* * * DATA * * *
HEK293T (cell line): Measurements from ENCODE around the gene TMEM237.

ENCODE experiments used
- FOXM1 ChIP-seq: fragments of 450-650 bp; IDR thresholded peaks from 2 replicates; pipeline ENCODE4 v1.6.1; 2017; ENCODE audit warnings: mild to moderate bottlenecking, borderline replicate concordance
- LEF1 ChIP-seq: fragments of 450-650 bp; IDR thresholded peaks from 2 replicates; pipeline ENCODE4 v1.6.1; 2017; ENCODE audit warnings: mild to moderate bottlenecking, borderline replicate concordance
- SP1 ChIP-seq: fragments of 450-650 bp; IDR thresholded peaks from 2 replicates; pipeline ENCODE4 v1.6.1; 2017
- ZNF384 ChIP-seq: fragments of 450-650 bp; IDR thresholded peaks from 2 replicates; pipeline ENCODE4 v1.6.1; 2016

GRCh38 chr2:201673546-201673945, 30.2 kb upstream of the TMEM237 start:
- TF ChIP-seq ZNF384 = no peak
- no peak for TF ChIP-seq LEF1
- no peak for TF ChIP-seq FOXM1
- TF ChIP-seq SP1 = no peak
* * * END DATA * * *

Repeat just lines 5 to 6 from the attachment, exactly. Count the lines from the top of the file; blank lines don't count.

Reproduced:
- SP1 ChIP-seq: fragments of 450-650 bp; IDR thresholded peaks from 2 replicates; pipeline ENCODE4 v1.6.1; 2017
- ZNF384 ChIP-seq: fragments of 450-650 bp; IDR thresholded peaks from 2 replicates; pipeline ENCODE4 v1.6.1; 2016